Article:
Posted by Clive on Tuesday, May 25, 2010
Six years ago, Gwynne and I made our first trip to Willamette Valley as new oenophiles. We were eagerly slurping down Oregon Pinot Noir, and enthralled with its elegance and its seemingly heightened sense of terroir when compared to much of the Washington wine we'd experienced. However, our youth came with certain monetary realities, and our ability to stockpile this gem in a bottle was somewhat limited. Nearly all of the wines we were tasting were over $20 and six years ago that was a stretch for us. With fish hooks sharpened in our pockets we made one last stop at August Cellars as we headed back to Seattle.
There was a lot going on at August Cellars: they were celebrating their recent grand opening and there were Oregon creameries and chocolatiers to round out the offerings. In the back of the facility sat a table with a Pinot Noir. One taste of Anam Cara Cellar's Pinot Noir and we were infatuated with the wine. We dug deep past the fish hooks. This was a wine we had to take home with us, price be damned. That wine - their first vintage - stayed in the wine rack for a few years, and when we did open it with friends, we relived that trip and those days when we had a sane wine budget.
Since that trip Anam Cara Cellars has always been the exemplar of Oregon Pinot Noir in my mind. On our recent trip to Willamette Valley we had the opportunity to visit with Sheila and Nick Nicholas of Anam Cara at their estate vineyard and home, located atop the 36-acre vineyard in the Chehalem Mountains AVA. Sheila invited us for a stroll through the vineyards and Nick talked a little about the work he had ahead of him with bud break coming. There was bud thinning to be done, but the weather had been miserable after a mild winter. The vineyard had been an orchard, planted in 1906 with hazelnuts, walnuts and plums. Those all, Sheila pointed out, lend appealing character to the soil that gives Anam Cara a unique element of terroir. She'll get no argument from me.
To get started, we tasted through a flight of cool-climate Rieslings by Trisaeteum, Argyle and Brandborg as well as the Anam Cara Riesling. Anam Cara is a part of a movement in the Chehalem Mountain AVA to promote Rieslings grown in cooler climes. The flight of Rieslings showed the range of this varietal often dismissed as a sweet wine. The cool climate wines ranged from sweet honey notes to a refreshing smack of green apple and other bright fruits. A number of the winemakers are also putting a slide gauge on the back label of their Rieslings to indicate how sweet the wine is on a range from dry to sweet.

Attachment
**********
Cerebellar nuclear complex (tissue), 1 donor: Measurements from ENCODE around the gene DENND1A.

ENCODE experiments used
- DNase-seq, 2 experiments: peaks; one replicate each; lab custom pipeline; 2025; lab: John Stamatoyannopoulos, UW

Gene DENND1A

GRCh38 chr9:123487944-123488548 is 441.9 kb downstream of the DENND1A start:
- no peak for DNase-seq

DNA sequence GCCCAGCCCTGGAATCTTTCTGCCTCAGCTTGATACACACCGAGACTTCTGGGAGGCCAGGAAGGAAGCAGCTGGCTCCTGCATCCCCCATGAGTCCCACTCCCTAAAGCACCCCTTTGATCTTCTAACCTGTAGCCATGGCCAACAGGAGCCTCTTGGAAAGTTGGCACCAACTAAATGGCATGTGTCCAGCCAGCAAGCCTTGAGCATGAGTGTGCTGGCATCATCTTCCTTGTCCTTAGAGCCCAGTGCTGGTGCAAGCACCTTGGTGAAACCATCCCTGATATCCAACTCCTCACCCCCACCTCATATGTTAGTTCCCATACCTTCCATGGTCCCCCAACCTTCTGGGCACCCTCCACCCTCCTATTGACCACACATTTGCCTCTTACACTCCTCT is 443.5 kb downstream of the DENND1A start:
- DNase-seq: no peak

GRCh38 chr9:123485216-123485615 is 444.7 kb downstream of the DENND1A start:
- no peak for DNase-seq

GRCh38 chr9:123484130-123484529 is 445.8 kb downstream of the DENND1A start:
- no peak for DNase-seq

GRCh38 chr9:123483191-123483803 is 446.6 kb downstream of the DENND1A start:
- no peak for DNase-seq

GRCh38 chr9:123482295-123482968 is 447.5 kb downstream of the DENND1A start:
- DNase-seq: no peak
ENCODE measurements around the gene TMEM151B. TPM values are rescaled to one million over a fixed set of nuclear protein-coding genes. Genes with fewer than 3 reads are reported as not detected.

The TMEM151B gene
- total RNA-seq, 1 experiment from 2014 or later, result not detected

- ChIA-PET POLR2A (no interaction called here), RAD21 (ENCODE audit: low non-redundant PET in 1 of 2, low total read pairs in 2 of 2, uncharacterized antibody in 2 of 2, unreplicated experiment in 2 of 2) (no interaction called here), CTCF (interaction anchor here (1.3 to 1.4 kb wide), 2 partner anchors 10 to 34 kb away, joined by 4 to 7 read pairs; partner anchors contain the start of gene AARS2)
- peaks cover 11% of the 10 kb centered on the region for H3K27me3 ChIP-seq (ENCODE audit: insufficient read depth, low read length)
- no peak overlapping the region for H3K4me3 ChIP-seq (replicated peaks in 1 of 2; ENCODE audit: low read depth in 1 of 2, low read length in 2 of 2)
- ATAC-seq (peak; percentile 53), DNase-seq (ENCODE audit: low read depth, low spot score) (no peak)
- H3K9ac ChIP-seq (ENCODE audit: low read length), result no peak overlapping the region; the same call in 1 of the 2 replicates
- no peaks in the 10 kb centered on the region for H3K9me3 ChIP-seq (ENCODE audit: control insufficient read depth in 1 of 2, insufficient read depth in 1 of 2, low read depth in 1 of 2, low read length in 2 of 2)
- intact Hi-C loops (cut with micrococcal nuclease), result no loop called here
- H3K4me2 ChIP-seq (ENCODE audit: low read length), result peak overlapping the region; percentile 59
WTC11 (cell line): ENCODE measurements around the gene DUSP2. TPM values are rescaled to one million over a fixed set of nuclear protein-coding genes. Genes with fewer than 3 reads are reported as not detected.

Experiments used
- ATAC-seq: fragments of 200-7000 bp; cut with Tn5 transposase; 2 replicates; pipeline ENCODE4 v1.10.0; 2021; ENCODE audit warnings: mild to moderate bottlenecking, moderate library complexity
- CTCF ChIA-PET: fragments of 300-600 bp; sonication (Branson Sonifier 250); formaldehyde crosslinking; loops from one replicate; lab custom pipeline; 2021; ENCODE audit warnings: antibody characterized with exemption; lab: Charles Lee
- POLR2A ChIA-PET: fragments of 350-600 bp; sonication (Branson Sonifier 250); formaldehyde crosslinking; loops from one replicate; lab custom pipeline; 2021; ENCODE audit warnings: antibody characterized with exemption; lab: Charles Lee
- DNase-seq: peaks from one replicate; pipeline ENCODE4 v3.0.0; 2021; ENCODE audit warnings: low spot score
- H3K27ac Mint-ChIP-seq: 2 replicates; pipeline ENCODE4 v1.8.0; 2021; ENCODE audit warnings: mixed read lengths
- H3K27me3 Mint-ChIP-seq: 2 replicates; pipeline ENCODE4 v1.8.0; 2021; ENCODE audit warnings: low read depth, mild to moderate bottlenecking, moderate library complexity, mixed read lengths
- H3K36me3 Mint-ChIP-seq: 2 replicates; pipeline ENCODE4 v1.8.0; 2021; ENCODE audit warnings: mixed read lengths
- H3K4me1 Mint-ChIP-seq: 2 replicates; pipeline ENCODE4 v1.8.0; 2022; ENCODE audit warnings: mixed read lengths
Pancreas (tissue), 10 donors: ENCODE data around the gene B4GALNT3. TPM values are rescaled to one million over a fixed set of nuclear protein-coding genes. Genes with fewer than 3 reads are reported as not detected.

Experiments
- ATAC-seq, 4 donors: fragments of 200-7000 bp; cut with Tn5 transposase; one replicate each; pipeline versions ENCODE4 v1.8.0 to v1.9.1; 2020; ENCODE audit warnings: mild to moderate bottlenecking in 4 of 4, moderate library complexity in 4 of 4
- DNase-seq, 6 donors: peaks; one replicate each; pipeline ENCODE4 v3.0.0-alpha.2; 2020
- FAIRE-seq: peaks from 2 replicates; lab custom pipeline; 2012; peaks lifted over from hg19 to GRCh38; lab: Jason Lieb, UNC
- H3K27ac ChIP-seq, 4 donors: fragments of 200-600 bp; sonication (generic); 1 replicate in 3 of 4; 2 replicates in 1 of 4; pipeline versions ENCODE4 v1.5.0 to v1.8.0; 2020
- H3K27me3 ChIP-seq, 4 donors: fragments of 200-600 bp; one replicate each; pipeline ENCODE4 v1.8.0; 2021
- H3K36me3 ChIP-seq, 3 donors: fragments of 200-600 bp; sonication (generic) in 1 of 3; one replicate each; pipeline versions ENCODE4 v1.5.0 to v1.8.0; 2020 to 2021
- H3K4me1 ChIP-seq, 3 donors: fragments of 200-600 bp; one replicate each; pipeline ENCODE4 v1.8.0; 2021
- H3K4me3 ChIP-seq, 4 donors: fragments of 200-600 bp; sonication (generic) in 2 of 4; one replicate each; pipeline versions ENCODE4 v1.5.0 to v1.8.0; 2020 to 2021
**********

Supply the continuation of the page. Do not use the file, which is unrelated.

As we moved into their Pinot Noir I had to chuckle a little. Here I was with the owners and viticulturalists for a wine that we enjoyed so much and which held so much nostalgia for me and I was drinking their wine with them, and hanging out in their dining room.
Anam Cara Cellars makes a few different Pinot Noirs. They consult with winemaker Aron Hess from Daedalus Cellars but are heavily involved in the crafting of their wine. Nick spends a lot of time and thought on the clones they grow, managing the growing conditions and the cooperage selection. A full 20% of their total barrel inventory is new oak, which Nick likes a medium to long toast to pair with his fruit.
The 2008 Pinot Noir marks their fifth vintage, and they did some screw caps on this release. Nick and Sheila did the math on that first vintage we took home with us, and it cost them a fortune at almost $900 a bottle. Our splurge that day looked quite meager in comparison. In addition to the Nicholas Estate Pinot, there is an Estate Reserve, the 2007 of which Nick feels is almost ready for release after 17 months in the bottle. They also make two wines that are single block or barrel select wines. The Heather's Vineyard Pinot is a single block 114 clone Pinot Noir. The wine is elegant with brighter fruit character and a beautiful ruby color. No new oak is used on the Heather's Vineyard so you get a real sense of the fruit and floral aromatics on the nose. Like its namesake, their daughter, the Nicholas were looking to craft a beautiful and expressive wine, highlighting the elegance of the grapes. In contrast, the barrel-select wine, the Mark I, is a broad-shouldered Pinot Noir that speaks to the new oak and toasted notes that come along with it. While the Heather is chosen based on the block, Mark (so named for their son) is a barrel selection. When you compare the earthen characteristics and deep dark color of the Mark I to the light fruit character of the Heather, it goes a long way toward showing the versatility of the Pinot Noir grape.
The two wines produce a Yin and Yang effect. Using different clones, the Nicholas' have been successful in demonstrating the versatility of their fruit and site. Nick has crafted wines that speak not only of Oregon in a way that shows reverence for the terroir but also of his skill at producing Pinots that allow different elements of the fruit their chance at the spotlight.
Our time with Sheila and Nick was really incredible. We got to experience a wine that we really love with the people who know it best. We made new friends that morning and were thrilled and thankful for their hospitality and generosity. The name, Anam Cara, is Celtic for "friend of my soul" and is really the only applicable name for this wine made by these friends who clearly put their heart and soul into their vineyards, and ultimately their wines. We look forward to seeing Sheila and Nick again, and highly recommend you check out their wines, or pay them a visit when you're in the neighborhood.